As with most things in life, when it comes to marketing it’s often less about what we are doing, and more about what we’re not doing that can hurt us most. Now, we know that it’s a pretty difficult area of business to master, and with things changing all the time, it’s not too easy to ensure you’re getting all aspects of your marketing right. With that being said, it’s important that you’re aware of the potential mistakes you’re making, no matter how good your intentions might be.
You’re Relying Only on Data
There is, rightly, a lot of attention being paid to ‘big data.’ Every company should be compiling as much data about their customer’s habits and trends and then trying to decipher patterns in that data to form their next move. However, it’s important that you don’t solely rely on data. While it can present you with new paths, for data to be effective, it has to be paired with a human touch. Instead of only looking at numbers and trends, you need to look at your data with human eyes and see the people that lie behind it.
You’re Chasing The Next Best Thing
The future of marketing is exciting for a number of reasons. New technologies will allow companies to engage their potential customers in a much more direct, personal way. However, while these new techniques will develop the marketing game, they won’t replace the tried and tested methods. As the people at www.Sticky.Digital say, 93% of online experiences start with a search engine, and that’ll remain true for the foreseeable future no matter what technologies are developed. As such, you shouldn’t always be chasing the next great marketing tactic; you should ensure that the essentials have been taken care of.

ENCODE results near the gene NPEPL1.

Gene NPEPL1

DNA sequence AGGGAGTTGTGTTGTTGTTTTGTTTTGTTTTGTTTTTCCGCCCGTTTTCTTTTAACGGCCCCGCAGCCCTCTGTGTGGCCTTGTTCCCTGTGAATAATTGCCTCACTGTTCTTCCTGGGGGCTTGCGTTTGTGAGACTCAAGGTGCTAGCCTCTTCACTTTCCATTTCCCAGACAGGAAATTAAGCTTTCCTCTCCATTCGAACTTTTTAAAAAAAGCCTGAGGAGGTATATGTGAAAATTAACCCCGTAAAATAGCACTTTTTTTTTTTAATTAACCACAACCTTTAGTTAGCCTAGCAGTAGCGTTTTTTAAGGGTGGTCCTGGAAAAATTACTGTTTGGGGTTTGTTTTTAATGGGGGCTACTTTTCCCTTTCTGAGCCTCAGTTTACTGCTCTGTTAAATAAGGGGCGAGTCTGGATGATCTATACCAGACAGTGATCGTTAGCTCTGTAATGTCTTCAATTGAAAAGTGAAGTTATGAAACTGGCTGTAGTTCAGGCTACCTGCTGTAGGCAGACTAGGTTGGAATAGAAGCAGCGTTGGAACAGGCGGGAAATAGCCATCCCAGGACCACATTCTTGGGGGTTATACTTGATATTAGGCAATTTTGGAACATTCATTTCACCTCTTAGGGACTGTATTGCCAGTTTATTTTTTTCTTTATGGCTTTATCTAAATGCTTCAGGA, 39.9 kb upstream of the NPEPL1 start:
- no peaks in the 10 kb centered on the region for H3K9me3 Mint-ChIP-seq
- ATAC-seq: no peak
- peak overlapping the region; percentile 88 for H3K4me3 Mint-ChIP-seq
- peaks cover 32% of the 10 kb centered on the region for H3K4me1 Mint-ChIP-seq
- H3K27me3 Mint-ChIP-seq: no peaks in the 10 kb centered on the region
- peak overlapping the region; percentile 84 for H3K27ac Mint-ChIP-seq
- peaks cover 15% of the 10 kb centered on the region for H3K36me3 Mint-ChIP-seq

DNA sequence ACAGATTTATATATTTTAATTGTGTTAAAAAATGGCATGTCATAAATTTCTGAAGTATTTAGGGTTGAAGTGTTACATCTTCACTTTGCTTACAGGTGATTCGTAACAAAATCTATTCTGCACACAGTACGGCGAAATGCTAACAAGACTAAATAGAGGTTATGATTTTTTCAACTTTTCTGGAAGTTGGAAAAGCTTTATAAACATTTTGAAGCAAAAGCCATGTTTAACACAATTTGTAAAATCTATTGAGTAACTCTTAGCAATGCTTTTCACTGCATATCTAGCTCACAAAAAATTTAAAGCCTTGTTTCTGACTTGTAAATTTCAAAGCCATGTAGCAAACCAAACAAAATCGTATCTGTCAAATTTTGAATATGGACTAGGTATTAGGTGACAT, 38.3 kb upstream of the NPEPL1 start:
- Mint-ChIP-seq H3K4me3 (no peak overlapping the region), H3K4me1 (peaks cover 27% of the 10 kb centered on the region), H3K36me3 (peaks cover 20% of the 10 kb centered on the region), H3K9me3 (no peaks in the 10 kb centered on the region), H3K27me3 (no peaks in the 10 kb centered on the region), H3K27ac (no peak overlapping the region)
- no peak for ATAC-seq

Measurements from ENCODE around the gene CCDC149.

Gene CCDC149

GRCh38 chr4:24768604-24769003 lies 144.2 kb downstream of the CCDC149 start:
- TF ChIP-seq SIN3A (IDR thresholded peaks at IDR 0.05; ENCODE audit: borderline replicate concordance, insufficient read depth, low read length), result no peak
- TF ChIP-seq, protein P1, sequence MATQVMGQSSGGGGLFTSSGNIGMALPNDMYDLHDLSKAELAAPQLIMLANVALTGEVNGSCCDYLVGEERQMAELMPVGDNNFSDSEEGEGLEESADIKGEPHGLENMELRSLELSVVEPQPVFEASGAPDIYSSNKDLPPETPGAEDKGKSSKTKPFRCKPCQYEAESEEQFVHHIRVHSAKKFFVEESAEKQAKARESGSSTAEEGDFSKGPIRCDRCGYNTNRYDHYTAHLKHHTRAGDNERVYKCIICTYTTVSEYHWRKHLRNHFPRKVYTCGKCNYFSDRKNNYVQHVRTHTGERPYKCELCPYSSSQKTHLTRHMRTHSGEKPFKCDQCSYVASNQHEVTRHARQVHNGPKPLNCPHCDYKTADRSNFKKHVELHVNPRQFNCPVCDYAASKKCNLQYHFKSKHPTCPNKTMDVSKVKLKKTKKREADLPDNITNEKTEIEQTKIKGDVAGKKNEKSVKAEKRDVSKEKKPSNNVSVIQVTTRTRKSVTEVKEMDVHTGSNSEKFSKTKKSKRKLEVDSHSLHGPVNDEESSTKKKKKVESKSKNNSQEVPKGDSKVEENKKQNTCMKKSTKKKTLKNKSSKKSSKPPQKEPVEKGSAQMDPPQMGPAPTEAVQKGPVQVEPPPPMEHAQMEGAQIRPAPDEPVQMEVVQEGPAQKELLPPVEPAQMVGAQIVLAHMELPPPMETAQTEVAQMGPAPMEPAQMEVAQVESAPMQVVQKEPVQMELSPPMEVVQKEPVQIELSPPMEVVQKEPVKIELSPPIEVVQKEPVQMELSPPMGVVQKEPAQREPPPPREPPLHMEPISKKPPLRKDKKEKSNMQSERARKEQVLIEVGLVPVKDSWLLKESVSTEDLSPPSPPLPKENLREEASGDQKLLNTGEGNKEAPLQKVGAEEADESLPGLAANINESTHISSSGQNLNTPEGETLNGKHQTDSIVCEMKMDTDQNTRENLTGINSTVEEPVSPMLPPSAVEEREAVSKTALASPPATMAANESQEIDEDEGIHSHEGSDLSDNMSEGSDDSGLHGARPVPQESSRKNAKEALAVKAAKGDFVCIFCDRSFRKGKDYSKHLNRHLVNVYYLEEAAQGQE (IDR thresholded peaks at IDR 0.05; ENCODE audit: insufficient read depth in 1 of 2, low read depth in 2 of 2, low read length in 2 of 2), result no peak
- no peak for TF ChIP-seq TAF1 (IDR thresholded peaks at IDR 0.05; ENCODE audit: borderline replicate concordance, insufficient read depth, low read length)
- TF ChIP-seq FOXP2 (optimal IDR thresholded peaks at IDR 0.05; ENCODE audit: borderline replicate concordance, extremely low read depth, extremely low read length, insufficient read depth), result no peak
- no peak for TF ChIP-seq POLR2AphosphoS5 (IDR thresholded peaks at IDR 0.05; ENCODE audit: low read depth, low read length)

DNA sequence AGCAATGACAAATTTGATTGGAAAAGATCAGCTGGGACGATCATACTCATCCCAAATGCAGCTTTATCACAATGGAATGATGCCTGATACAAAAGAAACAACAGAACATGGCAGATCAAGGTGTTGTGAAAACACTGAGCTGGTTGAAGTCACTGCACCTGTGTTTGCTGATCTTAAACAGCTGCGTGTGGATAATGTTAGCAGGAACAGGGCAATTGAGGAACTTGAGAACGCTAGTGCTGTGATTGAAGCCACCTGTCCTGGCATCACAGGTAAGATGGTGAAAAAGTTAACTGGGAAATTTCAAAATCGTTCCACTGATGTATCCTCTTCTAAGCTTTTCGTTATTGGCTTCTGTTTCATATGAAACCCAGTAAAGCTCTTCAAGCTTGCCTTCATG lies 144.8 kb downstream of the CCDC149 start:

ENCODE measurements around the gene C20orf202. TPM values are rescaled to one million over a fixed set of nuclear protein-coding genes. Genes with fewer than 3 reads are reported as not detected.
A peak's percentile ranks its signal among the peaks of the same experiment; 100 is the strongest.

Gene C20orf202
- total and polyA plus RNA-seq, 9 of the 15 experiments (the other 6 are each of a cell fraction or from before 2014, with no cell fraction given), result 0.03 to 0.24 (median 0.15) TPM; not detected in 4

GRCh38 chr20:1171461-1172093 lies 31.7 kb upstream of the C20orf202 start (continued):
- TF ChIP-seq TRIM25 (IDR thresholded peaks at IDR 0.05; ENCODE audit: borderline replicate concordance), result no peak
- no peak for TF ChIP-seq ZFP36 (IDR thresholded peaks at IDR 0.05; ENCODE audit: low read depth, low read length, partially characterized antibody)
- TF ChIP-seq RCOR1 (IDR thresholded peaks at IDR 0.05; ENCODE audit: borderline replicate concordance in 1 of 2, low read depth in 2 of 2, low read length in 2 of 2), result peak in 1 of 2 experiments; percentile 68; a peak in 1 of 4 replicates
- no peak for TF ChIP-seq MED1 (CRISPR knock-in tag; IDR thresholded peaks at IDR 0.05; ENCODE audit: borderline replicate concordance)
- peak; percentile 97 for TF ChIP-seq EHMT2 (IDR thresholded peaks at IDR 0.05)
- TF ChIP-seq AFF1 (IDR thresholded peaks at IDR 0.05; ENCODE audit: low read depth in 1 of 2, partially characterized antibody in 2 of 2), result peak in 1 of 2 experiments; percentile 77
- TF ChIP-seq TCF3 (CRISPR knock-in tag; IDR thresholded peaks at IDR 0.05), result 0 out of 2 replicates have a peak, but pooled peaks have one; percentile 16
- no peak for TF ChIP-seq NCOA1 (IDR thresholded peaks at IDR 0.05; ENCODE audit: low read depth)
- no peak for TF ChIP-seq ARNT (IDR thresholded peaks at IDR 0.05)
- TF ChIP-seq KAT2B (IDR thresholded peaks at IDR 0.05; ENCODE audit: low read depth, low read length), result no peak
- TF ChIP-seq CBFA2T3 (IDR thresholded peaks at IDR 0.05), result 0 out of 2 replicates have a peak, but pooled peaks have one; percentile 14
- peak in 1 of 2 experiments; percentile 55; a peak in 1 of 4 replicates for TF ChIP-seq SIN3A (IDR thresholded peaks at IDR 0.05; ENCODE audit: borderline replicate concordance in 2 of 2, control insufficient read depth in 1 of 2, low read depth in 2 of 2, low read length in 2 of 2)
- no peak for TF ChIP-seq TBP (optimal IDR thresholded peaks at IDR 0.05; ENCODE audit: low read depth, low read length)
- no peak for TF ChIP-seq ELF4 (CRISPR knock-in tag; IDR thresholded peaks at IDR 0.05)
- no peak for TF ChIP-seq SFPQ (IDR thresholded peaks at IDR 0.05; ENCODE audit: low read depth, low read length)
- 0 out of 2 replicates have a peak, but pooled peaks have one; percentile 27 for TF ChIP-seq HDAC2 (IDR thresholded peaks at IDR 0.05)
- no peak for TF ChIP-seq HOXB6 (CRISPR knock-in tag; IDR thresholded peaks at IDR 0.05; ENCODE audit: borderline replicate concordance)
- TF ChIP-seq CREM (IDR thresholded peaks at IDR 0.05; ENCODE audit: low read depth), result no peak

Your Best Content Is Buried
Content is king when it comes to getting people to your website. Writing a top quality blog, or sharing infographics on your social media channels will help bring in many customers compared to if you didn’t have these types of content. However, you’ll be doing your content a disservice if it’s buried or only used once. You can share old blog posts, so long as they’re relevant. An article about how to prepare the home for Christmas will be as relevant in December 2017 as it was in December 2016, for example. Reuse and update your content regularly, don’t leave it behind.
You’re Spreading Yourself Too Thin
There’s a school of thought that says you should be on every social media website that is available, and there’s something to this. However, it’s only worthwhile doing this if you have the capabilities to update all your sites regularly. There’s nothing more off-putting than finding a company who has a Twitter page but hasn’t posted a tweet in two years. If you don’t have the budget or staff to monitor every page, concentrate on one or two.
You can’t do everything, of course, and mistakes will be made, but if you’re aware of what you’re not doing, you can make the changes and get more business coming your way.